Permalink Submitted by Chris G on February 7, 2020

How might the Pell sequence model rabbit population growth?

Start off with 1 pair which after a month (or whatever) gives birth to 2 pairs. After another month, 1 of those pairs then gives birth to 2 pairs, but the other is more fecund and produces 3, making 5 altogether. Next month the 2 pairs each respectively produce a 2 and a 3, while the 3 produce a 2 and a 2 and a 3, resulting in 12 altogether. And so on. (It's relatively easy to visualise this process using say one dot linked by lines down the page to n other dots to represent one pair giving birth to n others.) Fast eh? Might be a better model for virus than rabbit reproduction.

How might the Pell sequence be Lucasated, that is what sequence would more faithfully reflect the powers of the Silver ratio just as the Lucas sequence does with the Golden?

1 1 3 7 17 41 99 239 577 . . . (OEIS A001333 "Numerators of continued fraction convergents to √2")
Starting with the second number as index 1, 41 for example is at index 5 and is much closer to ((1+√2)^5)/2 than the corresponding number in the "standard" Pell in the article, though admittedly you have to divide by 2.

## Pell-mell

How might the Pell sequence model rabbit population growth?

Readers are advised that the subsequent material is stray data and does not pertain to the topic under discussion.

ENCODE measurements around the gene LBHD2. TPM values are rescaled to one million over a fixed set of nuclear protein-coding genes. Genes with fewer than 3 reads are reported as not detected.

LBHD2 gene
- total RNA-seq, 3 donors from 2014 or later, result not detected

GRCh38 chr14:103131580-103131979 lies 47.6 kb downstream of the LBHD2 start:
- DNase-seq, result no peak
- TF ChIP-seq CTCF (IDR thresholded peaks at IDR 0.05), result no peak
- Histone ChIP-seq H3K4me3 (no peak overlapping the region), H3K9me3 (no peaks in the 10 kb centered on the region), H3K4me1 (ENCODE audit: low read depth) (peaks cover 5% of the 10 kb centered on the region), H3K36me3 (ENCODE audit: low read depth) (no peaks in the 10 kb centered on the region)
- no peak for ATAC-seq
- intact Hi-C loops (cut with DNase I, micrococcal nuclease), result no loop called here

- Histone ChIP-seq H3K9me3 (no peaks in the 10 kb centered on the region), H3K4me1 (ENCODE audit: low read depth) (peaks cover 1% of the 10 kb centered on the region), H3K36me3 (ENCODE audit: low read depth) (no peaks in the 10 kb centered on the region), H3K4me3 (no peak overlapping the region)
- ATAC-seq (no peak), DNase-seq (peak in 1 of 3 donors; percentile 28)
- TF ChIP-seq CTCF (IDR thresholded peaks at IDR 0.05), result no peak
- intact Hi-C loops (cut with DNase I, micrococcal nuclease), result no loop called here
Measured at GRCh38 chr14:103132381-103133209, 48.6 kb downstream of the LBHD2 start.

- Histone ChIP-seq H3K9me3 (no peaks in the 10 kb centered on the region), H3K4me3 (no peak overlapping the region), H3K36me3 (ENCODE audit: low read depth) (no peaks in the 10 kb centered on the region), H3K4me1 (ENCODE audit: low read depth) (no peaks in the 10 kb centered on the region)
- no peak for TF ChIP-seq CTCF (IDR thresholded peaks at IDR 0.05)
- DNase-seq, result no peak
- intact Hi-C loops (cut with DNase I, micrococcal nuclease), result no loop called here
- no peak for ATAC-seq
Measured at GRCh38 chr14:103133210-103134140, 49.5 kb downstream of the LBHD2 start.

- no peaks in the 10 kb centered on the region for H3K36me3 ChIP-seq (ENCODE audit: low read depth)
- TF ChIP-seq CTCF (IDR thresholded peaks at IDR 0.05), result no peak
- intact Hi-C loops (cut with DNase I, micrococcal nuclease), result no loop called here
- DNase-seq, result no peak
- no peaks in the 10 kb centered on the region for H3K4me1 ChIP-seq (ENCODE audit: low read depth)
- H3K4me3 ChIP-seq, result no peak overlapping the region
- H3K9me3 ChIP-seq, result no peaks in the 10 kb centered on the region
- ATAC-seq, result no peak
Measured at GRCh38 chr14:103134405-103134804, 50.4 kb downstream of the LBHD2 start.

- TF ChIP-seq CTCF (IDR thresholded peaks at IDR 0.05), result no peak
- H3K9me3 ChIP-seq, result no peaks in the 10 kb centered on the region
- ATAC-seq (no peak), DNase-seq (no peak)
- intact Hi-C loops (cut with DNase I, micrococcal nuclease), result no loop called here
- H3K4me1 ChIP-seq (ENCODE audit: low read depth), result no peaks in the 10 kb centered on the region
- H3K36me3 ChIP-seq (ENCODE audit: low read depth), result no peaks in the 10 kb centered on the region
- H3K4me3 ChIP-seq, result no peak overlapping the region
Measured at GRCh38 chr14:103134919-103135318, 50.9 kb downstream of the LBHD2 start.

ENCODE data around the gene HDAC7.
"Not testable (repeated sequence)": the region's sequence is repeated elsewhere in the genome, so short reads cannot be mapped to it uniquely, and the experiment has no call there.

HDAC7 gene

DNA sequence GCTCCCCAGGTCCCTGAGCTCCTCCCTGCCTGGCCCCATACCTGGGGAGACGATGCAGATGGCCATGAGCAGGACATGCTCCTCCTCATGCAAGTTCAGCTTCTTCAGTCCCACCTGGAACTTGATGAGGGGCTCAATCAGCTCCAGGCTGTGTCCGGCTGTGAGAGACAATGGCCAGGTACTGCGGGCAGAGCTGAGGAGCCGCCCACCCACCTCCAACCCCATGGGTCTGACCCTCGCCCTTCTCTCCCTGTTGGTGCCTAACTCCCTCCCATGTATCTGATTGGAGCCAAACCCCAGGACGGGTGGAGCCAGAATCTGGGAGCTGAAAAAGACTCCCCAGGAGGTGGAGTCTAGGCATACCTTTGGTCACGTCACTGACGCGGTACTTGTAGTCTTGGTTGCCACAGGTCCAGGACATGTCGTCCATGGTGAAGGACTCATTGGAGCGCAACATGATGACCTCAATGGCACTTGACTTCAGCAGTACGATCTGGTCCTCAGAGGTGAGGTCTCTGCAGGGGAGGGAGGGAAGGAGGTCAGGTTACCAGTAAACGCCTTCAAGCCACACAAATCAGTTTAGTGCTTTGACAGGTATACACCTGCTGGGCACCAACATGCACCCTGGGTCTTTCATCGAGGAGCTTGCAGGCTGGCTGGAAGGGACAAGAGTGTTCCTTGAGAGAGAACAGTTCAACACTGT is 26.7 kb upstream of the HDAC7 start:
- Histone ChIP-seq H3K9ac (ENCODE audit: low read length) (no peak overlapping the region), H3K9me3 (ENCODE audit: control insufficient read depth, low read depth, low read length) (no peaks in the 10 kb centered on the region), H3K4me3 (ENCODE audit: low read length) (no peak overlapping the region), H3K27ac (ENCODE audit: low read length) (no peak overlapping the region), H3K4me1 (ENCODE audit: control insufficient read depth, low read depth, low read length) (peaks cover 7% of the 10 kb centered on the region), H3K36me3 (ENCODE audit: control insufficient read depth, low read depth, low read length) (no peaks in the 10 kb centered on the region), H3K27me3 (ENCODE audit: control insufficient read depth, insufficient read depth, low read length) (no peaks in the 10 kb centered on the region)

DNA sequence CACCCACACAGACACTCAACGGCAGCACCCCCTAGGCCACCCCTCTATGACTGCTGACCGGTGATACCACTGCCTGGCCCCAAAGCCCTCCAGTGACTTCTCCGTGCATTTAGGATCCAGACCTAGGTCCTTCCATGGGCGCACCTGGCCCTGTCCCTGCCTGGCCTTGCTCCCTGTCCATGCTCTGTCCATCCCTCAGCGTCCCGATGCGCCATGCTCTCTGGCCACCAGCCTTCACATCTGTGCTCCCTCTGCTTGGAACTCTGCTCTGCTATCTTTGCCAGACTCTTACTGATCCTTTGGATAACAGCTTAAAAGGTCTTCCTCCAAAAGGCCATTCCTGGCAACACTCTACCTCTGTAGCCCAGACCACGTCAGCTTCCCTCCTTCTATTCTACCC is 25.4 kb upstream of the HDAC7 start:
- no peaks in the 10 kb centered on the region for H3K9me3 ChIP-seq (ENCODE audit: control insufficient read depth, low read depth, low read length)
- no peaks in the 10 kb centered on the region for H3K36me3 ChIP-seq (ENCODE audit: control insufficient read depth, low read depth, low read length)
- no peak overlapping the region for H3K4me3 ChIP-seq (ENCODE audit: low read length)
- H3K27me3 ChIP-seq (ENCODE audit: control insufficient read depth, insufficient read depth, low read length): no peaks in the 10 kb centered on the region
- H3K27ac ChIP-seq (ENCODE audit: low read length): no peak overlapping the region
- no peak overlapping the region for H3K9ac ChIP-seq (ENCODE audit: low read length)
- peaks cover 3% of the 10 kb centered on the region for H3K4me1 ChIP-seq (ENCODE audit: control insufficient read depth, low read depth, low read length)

Start off with 1 pair which after a month (or whatever) gives birth to 2 pairs. After another month, 1 of those pairs then gives birth to 2 pairs, but the other is more fecund and produces 3, making 5 altogether. Next month the 2 pairs each respectively produce a 2 and a 3, while the 3 produce a 2 and a 2 and a 3, resulting in 12 altogether. And so on. (It's relatively easy to visualise this process using say one dot linked by lines down the page to n other dots to represent one pair giving birth to n others.) Fast eh? Might be a better model for virus than rabbit reproduction.

How might the Pell sequence be Lucasated, that is what sequence would more faithfully reflect the powers of the Silver ratio just as the Lucas sequence does with the Golden?

1 1 3 7 17 41 99 239 577 . . . (OEIS A001333 "Numerators of continued fraction convergents to √2")

Starting with the second number as index 1, 41 for example is at index 5 and is much closer to ((1+√2)^5)/2 than the corresponding number in the "standard" Pell in the article, though admittedly you have to divide by 2.